A few years ago we decided to escape the high cost of living in the Boston area and move south. Wound up in Raleigh, NC. Once we’d decided to move I asked my manager if I could work remotely. He said he was willing to give it a try. Honestly I was hoping I could get 6 months or so out of the deal: enough time to find local work.
Four or five years later, I’m still working remotely and couldn’t be more grateful for it. I haven’t set foot in the home office for years.
The up-sides of working remotely are obvious: no commute, you have complete control over your working environment and you, in theory, can work in your PJs. (I don’t, though. I find that ‘getting dressed for work’ is a ritual that helps flick my brain over into working mode.)
There are some downsides, of course. I miss out on a lot of back-channel communications; those “over the cubicle wall” meetings that happen spontaneously and which co-workers often overhear. Conference calls aren’t great when you’re the only one on the phone; it can be hard to hear what’s going on and I’m always aware that I’m inconveniencing my comrades when they need to set up a call just for me.
I actually spend more hours in front of my PC than I did when I worked in the office because I don’t have the distraction of chatting with co-workers or walking across the street with them to get a coffee.
Also while my manager is cool with me working remotely, the owner of the company and a couple of the highest-level execs don’t trust remote workers. They assume anyone who works remote is just goofing off. Because of this, I’m pretty anal about being available all day, every day. That means replying to emails or chat messages as soon as they come in, whenever possible. Still, it’s a small price to pay.
Since I’m the only member of my team that is remote, I don’t work unusual hours. I start at 8:30 or so and work until 5. I usually take a break at 5 to walk the dog then come back to finish up any lingering work that either won’t wait until tomorrow, or that is stuck in my craw and is going to distract me until I finish it.
I also have to be self-reliant. If I’m having a problem with hardware, I need to be able to fix it myself. In theory I guess I could ship my laptop back to the home office and ask IT to remove a virus (or whatever); I know there are less technical remote workers that do that. Our one IT person is over-worked enough without my doing that, so I go to great lengths not to ask for help. As a web developer I feel like you should be able to fix your own issues anyway (short of actual hardware failure, of course).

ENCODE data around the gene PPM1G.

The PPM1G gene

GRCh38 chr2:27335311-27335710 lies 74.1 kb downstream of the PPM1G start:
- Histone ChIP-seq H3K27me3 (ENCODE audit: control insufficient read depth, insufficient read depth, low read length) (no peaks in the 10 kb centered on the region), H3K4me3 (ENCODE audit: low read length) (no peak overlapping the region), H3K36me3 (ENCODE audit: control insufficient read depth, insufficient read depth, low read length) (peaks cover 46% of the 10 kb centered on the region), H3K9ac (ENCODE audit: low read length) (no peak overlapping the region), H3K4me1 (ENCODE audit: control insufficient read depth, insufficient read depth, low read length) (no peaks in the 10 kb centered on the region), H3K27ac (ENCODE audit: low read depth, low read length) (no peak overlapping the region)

I use a couple of different systems so that if a problem crops up on one and I can’t fix it quickly, I can switch to working on another system until I have time to address the problem.
I do have a proper desk set up and I spend 95% of my time sitting there working. Every once in a great while I’ll feel the need for a change and I’ll take the laptop and sit on the couch in the living room, or even out on the balcony (though in NC there’re about 10 days out of the entire year that are warm enough to sit outside without being uncomfortably hot).
My Internet connection is 200 MBPS down/ 20 MBPS up. It’s effectively faster than the Internet I had at the office (theirs is faster but of course a lot more people are using it). Fortunately it’s pretty reliable. For a few years I paid for a back-up cellular system but I very rarely had to use it and when I did it was horribly slow. So now on the rare times our Internet goes out, if I don’t have any strictly local work I can focus on, I just take PTO.
Of course the very best part of working from home is my morale officer. She spends most of the day laying on the floor in the office, but if I’m getting stressed or frustrated I can always count on her to make me laugh or smile. Every office should have a dog.